Sigmund Freud, so the story goes, went to his grave perplexed by the question “What do women want?” I wonder if it ever occurred to Freud to simply ask a woman. In business, puzzled leaders do ask their employees what they want in forms of employee satisfaction and engagement surveys. However, most organizational leaders do little with the answers they get from these employee surveys.
Employee attitude, satisfaction, and engagement surveys are indeed useful tools, and the intent behind their administration is admirable, but many of these surveys reveal little useful information to help increase engagement and drive performance in the organization. Part of the problem is technical. The questions are not suitable for their purpose or are not clearly worded. Often the survey tool itself is unwieldy to use, the participation rate is too low, or the answers cannot be compared to or measured against past results. The other part of the problem is behavioural.
Even when the survey instrument is effective and the results are fully informative, many leaders do not develop and implement changes or respond to specific comments provided by organizational members. Too often, some leaders give a token acknowledgement of people’s participation, but overall their attitude conveyed to many team members is “Be thankful you have a job.”
Many leaders do not take seriously the workplace barriers and emotional burdens their workplace cultures create. They fail to actively listen to and learn from their people’s concerns. Their survey efforts become a way to appease employees or to follow industry standards, not to genuinely change the disruptive working conditions or improve the quality of life for their people. Engagement is the level of personal investment each person brings to the workplace predicated on two factors: a positive and supportive work culture and a positive and supportive relationship with their leader. To any degree that these two factors are sub-optimized in the experience and perspective of the individual, engagement declines and a performance deficit ensues. Here is the simple truth: Employees can tell the difference between authentic leaders and those who are simply trying to fake it to make it. This distinction is apparent in the way people behave and interact with others, and no amount of regular surveys can convince employees that their leaders care enough about them to pay attention to their problems.
Far too often, employees receive attention only when their performance or behaviour causes a problem – a symptom indicative of a disengaged team member. The leader then comes to deliver a reprimand or discipline. This kind of attention is unwelcome and unpleasant to both parties and it conditions employees to think that only time they have contact with the boss or with management is when something goes wrong. Paying attention should entail much more than this narrow circumstance. It should be done when everything is going great to reinforce positive behaviours and performance as well.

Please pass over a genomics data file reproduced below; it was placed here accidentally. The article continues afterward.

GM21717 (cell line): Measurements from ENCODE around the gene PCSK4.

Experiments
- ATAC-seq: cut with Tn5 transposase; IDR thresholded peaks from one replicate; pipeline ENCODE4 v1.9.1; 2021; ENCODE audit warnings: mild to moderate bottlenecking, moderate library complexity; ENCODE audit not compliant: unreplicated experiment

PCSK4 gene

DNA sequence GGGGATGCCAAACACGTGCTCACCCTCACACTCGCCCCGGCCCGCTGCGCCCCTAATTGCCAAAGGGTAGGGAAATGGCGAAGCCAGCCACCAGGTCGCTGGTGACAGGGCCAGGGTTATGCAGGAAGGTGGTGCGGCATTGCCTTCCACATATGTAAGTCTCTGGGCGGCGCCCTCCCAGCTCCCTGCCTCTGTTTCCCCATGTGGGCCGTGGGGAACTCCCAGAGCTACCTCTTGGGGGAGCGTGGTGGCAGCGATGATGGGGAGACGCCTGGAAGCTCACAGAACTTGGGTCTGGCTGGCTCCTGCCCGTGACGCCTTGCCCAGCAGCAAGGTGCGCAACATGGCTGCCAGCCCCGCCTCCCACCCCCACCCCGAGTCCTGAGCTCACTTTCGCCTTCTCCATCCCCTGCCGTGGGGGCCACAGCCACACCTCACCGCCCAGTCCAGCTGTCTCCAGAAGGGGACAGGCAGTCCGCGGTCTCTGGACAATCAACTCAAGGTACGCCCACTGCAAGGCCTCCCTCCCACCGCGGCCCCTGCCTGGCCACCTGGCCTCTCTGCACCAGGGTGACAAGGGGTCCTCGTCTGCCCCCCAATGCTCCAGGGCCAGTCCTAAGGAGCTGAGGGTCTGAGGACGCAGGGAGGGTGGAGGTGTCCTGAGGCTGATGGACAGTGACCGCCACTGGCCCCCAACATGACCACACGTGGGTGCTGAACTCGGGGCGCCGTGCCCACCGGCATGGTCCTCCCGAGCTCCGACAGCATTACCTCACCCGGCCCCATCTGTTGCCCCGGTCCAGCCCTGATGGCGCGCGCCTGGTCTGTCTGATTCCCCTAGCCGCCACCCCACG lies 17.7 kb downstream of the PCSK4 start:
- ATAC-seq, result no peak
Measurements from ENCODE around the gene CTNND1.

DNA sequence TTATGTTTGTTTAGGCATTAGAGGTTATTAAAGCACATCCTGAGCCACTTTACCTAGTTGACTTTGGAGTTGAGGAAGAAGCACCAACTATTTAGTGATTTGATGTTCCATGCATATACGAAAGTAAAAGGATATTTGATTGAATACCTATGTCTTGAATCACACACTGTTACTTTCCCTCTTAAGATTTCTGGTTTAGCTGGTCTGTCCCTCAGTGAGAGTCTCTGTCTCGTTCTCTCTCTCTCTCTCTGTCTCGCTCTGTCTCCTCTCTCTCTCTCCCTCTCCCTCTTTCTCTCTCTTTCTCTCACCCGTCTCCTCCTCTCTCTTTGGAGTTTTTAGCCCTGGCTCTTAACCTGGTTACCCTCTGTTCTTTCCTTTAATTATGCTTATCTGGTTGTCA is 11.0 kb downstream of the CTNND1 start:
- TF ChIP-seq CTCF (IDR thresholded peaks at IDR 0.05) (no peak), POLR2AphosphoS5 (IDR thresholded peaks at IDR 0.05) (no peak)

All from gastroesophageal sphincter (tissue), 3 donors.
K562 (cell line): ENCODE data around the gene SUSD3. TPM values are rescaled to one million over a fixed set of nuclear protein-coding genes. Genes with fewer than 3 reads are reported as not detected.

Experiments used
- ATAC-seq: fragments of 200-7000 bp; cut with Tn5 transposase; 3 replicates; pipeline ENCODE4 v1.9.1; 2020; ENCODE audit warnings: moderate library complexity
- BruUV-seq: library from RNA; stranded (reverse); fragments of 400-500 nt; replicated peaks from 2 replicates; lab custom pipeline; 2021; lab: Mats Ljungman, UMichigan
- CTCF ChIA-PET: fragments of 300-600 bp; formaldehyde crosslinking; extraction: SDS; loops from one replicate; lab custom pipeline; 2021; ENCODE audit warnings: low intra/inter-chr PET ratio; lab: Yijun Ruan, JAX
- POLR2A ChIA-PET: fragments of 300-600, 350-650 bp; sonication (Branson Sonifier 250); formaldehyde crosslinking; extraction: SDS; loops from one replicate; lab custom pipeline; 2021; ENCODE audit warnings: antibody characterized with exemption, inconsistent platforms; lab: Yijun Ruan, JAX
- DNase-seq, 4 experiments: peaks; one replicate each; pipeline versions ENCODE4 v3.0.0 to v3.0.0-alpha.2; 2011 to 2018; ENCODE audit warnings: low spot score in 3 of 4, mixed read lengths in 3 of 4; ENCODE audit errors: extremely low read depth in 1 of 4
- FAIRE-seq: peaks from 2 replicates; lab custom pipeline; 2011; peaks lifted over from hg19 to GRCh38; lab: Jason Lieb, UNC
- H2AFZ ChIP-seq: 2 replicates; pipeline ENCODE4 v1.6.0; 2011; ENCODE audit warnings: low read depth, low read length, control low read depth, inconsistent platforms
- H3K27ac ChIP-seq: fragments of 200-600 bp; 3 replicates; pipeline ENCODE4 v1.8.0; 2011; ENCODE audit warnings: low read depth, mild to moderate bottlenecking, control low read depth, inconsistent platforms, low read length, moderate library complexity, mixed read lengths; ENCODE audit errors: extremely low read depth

How can leaders pay closer attention to team member’s behaviour so they build a more positive connection with them? You may begin with the following strategies:
• Hold listening sessions in which small groups of employees or managers (or both) meet with you to discuss their ideas and concerns. The goal is to receive information, not to defend your position or introduce changes.
• Observe, watch, or shadow employees. The goal is to learn about and witness the daily challenges, not to critique or micromanage the work.
• Ensure that existing policies and standards reflect existing practice and realities. The goal is to eliminate outdated and ineffective approaches, not to create additional processes.
• Be visible on every unit and attend employee events. The goal is to show that that you are accessible and approachable, not to assert your importance in the organization.
Your significance as a leader (maximizing engagement and driving performance) is inextricably linked to your ability to connect with people. You can connect with followers in a number of ways, but all approaches must be characterized by trust, meaning, and caring. Experiences or interactions that are more focused on tasks than on people will be perceived negatively. Negative experiences for team members accumulate and ultimately erode your connection and your leadership effectiveness. Positive experiences, on the other hand, increase your influence and enable you to sustain the connection.
Influential leaders are highly practiced with the skill of ‘Positive Presence’ and it places them in a position to model positive behaviour and create positive experiences in their relationships. Positive experiences and emotional connections with people are what make you a highly effective influential leader.